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Glover (64) leads Tour Championship

By Associated PressSeptember 22, 2018, 12:12 am

ATLANTIC BEACH, Fla. – Former U.S. Open champion Lucas Glover shot his second consecutive 7-under 64 on Friday to take a one-shot lead at the Tour Championship.

The 38-year-old Glover, who won the 2009 U.S. Open at Bethpage Black, can still regain his PGA Tour card through a medical extension if he fails to earn enough money in the four-tournament Tour Finals. But a high finish this weekend at Atlantic Beach Country Club would take care of everything.

''I've got a lot to fall back on regardless of this week, but any time I tee it up, I want to play well,'' Glover said. ''Tomorrow won't be any different. Sunday won't be any different.''

Glover had arthroscopic knee surgery in June and will have eight starts to earn 53 FedEx Cup points and keep his card. He earned $17,212 in the first three Tour Finals events. The top 25 money winners in the series earn PGA Tour cards, and the final card went for $40,625 last year.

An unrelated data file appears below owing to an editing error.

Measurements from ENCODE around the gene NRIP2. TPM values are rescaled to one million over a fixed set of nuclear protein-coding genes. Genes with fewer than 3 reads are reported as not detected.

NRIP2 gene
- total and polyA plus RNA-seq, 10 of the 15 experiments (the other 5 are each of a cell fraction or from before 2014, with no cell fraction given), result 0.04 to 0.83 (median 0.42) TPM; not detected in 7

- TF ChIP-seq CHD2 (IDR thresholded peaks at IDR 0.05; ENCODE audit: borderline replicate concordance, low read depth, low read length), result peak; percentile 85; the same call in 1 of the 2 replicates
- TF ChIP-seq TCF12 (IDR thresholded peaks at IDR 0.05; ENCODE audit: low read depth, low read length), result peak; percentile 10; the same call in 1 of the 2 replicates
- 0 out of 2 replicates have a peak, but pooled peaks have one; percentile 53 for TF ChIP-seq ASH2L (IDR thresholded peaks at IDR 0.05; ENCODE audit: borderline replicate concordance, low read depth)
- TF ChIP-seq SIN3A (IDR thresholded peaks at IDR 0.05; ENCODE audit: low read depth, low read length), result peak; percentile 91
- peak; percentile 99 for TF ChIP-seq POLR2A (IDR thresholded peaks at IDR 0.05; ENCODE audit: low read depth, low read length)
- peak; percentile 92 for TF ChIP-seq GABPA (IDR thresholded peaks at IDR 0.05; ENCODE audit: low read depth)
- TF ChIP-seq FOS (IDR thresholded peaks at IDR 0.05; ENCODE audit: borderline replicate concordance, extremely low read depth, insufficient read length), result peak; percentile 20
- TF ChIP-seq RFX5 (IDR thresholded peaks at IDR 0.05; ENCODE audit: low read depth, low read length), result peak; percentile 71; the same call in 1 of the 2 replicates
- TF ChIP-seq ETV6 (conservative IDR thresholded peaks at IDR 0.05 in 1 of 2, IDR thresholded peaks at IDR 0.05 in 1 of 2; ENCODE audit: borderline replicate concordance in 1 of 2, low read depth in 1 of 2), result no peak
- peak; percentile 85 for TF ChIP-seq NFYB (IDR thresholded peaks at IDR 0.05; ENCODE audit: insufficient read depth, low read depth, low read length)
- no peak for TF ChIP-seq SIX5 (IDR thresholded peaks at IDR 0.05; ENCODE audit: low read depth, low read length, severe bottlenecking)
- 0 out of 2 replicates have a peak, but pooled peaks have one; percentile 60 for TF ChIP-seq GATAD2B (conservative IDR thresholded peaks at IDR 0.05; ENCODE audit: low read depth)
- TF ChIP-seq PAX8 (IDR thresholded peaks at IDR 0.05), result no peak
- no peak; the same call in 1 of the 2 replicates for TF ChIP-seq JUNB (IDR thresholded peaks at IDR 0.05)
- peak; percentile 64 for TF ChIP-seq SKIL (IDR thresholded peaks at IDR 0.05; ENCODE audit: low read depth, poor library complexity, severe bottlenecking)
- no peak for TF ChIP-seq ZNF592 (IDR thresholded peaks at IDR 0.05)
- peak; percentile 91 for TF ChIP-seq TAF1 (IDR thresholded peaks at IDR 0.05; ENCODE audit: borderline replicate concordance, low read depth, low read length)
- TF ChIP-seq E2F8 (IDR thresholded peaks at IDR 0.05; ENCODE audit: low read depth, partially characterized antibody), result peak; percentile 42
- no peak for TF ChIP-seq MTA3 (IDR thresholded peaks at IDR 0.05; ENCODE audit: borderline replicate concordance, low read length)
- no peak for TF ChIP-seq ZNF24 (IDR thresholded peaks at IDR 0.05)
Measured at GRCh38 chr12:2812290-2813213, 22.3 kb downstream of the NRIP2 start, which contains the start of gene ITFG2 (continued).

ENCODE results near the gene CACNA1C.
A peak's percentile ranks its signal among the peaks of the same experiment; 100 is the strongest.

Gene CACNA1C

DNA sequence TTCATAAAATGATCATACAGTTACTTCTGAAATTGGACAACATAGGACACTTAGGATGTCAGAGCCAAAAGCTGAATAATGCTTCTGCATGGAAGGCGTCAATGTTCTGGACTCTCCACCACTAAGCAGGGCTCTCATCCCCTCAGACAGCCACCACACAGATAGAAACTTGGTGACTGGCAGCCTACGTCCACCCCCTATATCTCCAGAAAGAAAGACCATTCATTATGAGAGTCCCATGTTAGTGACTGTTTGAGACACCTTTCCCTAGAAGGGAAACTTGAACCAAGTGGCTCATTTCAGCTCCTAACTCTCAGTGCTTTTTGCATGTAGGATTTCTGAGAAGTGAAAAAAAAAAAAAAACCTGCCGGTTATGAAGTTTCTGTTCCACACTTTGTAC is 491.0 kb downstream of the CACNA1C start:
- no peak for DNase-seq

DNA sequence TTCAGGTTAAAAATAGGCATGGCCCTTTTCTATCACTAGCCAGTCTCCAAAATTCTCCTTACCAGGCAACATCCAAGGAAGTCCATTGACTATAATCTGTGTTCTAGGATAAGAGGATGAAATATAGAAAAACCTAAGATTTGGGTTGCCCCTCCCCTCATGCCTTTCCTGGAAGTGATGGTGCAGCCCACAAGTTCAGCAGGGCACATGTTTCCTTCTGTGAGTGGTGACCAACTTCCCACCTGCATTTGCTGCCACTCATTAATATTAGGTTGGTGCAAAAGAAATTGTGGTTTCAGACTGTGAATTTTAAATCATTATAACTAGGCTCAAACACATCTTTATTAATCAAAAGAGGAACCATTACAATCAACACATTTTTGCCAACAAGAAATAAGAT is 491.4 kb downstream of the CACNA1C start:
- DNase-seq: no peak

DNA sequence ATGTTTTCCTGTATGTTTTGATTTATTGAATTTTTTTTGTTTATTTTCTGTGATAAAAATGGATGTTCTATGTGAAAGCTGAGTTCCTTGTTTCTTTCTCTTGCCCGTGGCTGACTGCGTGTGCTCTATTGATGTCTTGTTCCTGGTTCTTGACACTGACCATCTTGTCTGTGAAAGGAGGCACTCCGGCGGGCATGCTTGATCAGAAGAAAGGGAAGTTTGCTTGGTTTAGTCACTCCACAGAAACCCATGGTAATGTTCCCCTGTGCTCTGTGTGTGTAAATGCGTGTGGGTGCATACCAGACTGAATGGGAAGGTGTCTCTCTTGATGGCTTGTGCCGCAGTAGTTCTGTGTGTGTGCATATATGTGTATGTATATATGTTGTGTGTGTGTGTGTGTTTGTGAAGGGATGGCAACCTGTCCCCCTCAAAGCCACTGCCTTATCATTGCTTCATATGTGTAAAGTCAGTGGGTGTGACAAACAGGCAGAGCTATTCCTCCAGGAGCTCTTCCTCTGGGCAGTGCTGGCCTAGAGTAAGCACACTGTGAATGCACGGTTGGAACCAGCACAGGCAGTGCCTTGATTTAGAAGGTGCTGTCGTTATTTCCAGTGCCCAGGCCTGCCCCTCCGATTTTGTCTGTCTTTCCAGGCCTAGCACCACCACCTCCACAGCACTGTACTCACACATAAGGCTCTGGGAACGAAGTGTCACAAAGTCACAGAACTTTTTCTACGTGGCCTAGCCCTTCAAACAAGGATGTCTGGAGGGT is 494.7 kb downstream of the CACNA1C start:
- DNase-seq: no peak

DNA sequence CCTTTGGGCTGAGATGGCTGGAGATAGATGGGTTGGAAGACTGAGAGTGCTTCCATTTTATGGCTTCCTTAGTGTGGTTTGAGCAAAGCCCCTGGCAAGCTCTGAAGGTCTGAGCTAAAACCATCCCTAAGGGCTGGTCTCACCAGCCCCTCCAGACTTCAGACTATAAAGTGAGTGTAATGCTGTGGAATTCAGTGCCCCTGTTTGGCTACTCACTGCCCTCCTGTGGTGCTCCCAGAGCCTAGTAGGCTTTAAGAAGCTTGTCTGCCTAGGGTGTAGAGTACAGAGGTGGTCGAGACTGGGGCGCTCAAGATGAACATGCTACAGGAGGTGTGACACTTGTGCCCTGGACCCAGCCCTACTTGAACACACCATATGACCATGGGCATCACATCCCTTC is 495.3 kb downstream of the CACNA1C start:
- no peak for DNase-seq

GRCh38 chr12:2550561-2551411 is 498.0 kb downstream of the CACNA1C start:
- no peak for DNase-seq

Glover was at 14-under 128. Denny McCarthy, who has already earned enough money to secure a return to the PGA Tour, was one shot back. McCarthy, a former Virginia player, has a shot at winning the Finals money list, which would guarantee him fully exempt status and entry into The Players Championship.

Full-field scores from the Tour Championship

''There's no secret about it. I'll come out and tell you I'm here to win this tournament and get that No. 1 spot,'' McCarthy said. ''I've been hungry for a while. I have a pretty hungry attitude and I'm going to stay hungry.''

Tour veteran Cameron Tringale, who has earned just $2,660 after missing two of the first three cuts, was 12 under after a 67. Last year, Tringale entered the Tour Championship at 63rd on the Finals money list and finished tied for fifth to get back onto the PGA Tour. He struggled again this season, though, missing 19 cuts in 26 starts.

''Yeah, I was hoping last year was my last time here, but I do have a comfort at this golf course and I'm excited to keep pressing,'' Tringale said.